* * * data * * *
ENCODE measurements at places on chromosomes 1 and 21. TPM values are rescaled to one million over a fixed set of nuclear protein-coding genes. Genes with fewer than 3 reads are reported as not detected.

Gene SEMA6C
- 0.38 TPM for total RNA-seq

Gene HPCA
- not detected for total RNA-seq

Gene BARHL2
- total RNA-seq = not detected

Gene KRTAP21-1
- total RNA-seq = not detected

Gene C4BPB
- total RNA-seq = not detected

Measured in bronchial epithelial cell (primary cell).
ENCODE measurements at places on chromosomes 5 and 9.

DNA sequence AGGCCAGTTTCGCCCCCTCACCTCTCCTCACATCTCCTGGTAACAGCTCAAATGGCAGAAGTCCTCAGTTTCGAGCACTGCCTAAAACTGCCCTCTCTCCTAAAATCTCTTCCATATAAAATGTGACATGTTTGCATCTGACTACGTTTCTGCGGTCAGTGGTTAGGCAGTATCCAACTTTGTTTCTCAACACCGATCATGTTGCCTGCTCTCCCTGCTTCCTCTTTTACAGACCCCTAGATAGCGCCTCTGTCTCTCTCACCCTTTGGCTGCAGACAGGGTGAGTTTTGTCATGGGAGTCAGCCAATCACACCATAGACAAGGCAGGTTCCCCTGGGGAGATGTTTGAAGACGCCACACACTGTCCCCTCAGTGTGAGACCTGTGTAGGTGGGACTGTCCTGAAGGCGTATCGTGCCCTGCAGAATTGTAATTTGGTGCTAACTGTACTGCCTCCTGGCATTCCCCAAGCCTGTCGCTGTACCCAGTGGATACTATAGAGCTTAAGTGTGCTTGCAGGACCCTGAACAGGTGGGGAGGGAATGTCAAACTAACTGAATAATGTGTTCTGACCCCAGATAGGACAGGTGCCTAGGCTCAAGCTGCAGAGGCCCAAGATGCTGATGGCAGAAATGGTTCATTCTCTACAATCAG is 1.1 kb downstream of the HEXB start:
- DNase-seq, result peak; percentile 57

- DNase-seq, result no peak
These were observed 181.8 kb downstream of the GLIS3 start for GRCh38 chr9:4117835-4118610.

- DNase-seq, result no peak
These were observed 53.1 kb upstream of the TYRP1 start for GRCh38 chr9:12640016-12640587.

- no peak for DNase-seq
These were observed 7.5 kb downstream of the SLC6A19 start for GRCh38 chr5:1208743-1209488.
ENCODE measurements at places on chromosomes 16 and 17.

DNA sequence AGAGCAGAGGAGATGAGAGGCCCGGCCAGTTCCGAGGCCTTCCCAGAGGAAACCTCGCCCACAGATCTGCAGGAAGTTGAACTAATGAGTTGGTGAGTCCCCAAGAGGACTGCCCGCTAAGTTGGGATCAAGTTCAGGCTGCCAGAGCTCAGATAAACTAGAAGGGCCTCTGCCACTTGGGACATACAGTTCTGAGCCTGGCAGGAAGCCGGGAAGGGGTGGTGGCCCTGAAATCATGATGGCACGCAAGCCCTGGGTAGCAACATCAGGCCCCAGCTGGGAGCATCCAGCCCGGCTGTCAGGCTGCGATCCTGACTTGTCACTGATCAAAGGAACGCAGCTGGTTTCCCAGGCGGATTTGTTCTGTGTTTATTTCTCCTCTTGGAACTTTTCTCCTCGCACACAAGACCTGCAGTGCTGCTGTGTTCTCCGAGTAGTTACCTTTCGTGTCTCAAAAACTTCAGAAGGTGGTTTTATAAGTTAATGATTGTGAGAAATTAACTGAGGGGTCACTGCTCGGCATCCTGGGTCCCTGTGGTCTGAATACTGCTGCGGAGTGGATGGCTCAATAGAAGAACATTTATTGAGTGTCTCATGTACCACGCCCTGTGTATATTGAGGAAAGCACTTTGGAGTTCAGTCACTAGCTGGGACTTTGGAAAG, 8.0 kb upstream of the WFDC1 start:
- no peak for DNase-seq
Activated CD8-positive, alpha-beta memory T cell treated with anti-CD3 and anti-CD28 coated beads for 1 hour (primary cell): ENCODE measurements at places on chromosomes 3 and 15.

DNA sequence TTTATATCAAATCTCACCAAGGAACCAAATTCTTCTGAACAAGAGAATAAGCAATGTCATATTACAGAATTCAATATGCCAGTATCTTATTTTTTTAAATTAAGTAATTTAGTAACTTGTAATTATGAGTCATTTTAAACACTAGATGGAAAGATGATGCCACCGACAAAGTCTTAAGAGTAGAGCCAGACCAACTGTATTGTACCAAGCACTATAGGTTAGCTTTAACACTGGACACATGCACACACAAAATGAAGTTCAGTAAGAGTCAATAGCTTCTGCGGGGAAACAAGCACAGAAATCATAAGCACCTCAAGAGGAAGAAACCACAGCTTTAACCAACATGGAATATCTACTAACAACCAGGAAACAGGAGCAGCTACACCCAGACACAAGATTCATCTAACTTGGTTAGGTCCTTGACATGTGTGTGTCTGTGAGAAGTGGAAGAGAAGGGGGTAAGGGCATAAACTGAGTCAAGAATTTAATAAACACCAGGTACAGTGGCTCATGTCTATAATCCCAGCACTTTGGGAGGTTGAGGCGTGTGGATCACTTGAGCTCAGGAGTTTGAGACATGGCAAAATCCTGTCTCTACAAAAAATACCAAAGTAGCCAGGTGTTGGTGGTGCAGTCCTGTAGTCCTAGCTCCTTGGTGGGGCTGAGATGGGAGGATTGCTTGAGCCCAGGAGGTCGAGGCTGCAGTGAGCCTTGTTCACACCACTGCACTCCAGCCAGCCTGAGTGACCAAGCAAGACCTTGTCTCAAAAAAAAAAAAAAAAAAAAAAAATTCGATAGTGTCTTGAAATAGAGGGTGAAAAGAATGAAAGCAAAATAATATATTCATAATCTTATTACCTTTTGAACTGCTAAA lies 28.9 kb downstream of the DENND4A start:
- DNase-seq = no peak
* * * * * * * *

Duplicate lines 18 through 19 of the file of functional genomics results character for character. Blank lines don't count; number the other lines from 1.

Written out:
- DNase-seq, result no peak
These were observed 53.1 kb upstream of the TYRP1 start for GRCh38 chr9:12640016-12640587.